The competitive landscape for ghost kitchens has moved from being wide open to incredibly crowded overnight. During the lockdowns, virtually every restaurant became a ghost kitchen. While there may currently be a gold rush mentality around these concepts, it’s critical that market players don’t forget what the original offering of this business model was (and will eventually become again)—to allow end-users to economize their real estate and labor costs. The long-term viability of ghost kitchen projects will be based on those precepts and upon dealing with the challenges of delivery expense.
The emphasis in this industry has been on growth over profitability, but it remains to be seen if the ongoing wave of market consolidation will build the more efficient economies of scale that this industry needs to survive. There also remains the challenge of fee structures to restaurants that typically have averaged between 15 and 30 percent per transaction. While most of the major delivery services have offered reduced fees to end-users during the crisis, it does not change the fact that most restaurants struggle to reach a 10 percent profit margin.
Delivery models do not have long-term sustainability if the restaurants that rely on them cannot make a profit. Prior to the pandemic, this was less of an issue. The pool of potential end-users was incredibly deep in an industry where entrepreneurialism, reinvention and, yes, turnover, are constants. But the slim margin model, combined with the fact that roughly 90 percent of restaurants in the U.S. are small businesses (independents and franchise), has made it one of the most vulnerable industries to the pandemic, despite consumer demand and affection. Yelp reported in July that nearly 16,000 restaurants in their listings had closed permanently. We anticipate that one-third of U.S. restaurants (+/- 325,000) are not likely to survive if the pandemic is prolonged. This will prove to be a challenge to the delivery app players.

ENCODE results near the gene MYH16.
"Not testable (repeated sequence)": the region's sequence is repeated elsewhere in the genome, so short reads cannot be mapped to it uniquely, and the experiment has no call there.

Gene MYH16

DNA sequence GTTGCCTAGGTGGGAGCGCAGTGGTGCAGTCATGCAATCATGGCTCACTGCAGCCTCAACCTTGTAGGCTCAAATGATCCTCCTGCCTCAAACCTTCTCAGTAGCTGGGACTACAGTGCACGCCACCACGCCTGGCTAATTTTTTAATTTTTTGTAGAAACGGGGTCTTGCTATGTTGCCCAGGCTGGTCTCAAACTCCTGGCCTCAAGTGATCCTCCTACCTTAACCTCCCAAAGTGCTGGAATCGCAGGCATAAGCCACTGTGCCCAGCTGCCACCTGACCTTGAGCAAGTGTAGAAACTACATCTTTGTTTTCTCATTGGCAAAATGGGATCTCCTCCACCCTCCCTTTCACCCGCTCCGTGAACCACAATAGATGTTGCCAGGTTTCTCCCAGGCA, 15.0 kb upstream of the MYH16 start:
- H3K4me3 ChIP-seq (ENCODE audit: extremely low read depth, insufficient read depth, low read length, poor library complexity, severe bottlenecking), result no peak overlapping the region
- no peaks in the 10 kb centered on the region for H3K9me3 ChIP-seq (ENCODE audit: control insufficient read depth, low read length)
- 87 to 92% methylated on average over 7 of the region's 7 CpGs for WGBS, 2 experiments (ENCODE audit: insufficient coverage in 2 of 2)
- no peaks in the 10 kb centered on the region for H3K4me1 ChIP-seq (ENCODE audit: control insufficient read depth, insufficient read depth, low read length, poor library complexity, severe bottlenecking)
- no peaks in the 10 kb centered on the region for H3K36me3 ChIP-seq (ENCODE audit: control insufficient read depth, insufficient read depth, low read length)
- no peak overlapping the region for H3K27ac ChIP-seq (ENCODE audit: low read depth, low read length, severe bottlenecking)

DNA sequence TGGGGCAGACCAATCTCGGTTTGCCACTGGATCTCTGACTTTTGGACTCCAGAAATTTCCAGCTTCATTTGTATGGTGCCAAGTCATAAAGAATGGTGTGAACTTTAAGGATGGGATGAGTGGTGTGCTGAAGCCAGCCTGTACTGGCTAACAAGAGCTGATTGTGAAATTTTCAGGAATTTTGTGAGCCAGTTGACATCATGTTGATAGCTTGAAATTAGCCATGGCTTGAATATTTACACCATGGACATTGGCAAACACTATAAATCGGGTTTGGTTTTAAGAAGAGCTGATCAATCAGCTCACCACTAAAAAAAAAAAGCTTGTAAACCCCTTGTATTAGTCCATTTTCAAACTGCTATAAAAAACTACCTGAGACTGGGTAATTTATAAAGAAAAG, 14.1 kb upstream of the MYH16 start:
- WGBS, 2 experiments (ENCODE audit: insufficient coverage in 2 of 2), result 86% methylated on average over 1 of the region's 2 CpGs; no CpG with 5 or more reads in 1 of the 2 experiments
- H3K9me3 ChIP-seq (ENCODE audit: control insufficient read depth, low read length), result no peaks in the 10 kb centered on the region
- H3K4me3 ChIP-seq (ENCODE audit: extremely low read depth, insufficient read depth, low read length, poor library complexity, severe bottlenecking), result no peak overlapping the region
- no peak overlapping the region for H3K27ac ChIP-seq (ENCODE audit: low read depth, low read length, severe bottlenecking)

The restaurant industry will rebuild
Consumers will demand it, investors will see opportunity and invest in it, and restauranteurs will fight their way back. Food halls and ghost kitchens, with their low barrier to entry, will be major rebuilding mechanisms for the industry (in most cases, you can open a concept in either for roughly a tenth of the cost of opening a standalone restaurant). That rebuilding process will begin long before the pandemic is over. This confluence of factors actually could prove a major opportunity for the delivery players as they enter the ghost kitchen arena; if they can create modeling where the combined costs of real estate and delivery to end users can make sense, they may end up dominating the space and finding their way to permanent profitability. The critical factor for all ghost kitchen operators will be the control of delivery costs.
We have always believed that the ghost kitchen model should have a seat at the table, but that it would not become the entire table. The general movement of retail (with some category exceptions) has been towards maximizing revenues by moving from being single to omnichannel. Because, for most restaurants, it doesn’t make sense to go delivery-only permanently.
Meanwhile, restaurants that don’t survive the pandemic will ultimately lead to more restaurant space available alongside a reset in asking rents. In some markets, those rates may even compete with the non-traditional space that ghost kitchen operators had previously sought, allowing these food and beverage operators to make the best out of a not-so-great pandemic situation.